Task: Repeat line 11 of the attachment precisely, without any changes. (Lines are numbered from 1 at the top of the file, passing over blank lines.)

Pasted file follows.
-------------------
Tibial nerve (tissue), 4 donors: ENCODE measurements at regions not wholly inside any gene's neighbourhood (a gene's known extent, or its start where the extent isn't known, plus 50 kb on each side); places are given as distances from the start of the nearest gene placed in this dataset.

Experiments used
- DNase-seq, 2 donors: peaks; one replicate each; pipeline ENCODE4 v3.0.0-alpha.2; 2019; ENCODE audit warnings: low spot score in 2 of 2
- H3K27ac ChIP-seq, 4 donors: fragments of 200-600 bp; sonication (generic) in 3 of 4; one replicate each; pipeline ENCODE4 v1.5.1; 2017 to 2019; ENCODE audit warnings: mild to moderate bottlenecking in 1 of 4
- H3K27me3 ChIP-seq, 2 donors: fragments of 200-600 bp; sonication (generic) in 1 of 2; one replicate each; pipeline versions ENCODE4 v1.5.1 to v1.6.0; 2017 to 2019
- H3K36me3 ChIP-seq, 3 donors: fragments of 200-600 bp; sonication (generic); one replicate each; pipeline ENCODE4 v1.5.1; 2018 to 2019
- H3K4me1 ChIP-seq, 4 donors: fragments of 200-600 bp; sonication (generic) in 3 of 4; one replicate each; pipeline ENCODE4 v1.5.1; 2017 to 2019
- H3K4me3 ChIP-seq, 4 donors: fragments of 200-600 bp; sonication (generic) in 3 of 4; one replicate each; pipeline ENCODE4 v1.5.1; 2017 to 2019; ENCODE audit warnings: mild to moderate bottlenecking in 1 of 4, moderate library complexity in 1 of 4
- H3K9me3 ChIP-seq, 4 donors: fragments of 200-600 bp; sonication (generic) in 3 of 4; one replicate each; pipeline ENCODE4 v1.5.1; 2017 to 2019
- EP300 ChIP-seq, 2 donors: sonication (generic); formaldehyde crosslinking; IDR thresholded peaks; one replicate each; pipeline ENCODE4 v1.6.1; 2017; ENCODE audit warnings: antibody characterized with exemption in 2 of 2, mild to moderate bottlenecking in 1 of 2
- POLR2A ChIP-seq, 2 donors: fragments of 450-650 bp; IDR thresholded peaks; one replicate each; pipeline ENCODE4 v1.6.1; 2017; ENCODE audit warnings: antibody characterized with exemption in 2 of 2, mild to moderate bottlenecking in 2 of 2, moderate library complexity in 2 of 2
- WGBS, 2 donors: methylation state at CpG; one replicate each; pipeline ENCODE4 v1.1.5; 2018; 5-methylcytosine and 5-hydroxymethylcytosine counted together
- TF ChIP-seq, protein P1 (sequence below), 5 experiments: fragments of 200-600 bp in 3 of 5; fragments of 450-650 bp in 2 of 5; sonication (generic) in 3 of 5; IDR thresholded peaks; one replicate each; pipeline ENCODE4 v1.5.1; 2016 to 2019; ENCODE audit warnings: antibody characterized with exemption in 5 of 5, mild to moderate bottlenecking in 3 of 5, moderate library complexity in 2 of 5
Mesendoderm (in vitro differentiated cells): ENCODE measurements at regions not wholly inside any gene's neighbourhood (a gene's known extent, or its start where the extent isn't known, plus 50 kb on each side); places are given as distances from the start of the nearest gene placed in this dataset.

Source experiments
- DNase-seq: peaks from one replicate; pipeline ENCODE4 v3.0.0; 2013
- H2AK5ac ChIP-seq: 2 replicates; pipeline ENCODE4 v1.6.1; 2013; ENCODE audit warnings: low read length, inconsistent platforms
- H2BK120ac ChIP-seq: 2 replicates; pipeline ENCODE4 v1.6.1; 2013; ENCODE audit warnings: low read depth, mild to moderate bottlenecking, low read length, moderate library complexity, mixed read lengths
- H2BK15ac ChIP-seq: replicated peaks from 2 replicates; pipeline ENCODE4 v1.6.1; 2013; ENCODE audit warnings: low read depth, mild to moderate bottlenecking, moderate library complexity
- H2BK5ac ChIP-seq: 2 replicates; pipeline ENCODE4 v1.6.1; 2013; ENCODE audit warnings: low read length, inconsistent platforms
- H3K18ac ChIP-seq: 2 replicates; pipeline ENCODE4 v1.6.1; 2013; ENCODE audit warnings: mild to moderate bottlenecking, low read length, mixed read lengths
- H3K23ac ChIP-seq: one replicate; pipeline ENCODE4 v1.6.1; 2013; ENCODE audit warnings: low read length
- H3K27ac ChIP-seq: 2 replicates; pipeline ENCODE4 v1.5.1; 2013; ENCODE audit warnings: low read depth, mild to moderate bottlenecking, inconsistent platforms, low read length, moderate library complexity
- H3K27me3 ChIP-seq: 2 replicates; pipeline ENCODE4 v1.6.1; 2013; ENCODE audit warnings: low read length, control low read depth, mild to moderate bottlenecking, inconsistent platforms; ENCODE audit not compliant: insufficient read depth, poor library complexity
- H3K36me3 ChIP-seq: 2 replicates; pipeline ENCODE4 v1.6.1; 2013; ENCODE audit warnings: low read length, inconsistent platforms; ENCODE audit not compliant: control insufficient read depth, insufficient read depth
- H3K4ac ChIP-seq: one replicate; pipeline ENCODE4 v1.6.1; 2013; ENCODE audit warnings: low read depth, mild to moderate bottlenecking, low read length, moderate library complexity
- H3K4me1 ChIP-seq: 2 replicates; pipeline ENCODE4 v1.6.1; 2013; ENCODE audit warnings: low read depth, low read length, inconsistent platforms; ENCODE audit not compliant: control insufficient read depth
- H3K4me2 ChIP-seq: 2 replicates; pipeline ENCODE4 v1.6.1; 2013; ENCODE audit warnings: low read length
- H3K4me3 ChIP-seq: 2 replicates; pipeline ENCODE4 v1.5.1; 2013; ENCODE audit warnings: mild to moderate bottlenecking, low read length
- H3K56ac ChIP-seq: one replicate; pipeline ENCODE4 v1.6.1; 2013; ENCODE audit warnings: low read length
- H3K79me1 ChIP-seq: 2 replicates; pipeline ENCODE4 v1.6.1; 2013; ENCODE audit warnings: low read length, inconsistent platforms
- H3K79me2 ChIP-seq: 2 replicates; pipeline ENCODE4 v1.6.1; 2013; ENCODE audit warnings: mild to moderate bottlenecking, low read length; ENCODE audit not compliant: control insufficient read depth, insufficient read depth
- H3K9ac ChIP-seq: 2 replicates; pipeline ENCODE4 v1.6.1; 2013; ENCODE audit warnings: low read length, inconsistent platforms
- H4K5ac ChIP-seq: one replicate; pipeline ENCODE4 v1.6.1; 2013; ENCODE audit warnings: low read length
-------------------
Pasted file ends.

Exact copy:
- POLR2A ChIP-seq, 2 donors: fragments of 450-650 bp; IDR thresholded peaks; one replicate each; pipeline ENCODE4 v1.6.1; 2017; ENCODE audit warnings: antibody characterized with exemption in 2 of 2, mild to moderate bottlenecking in 2 of 2, moderate library complexity in 2 of 2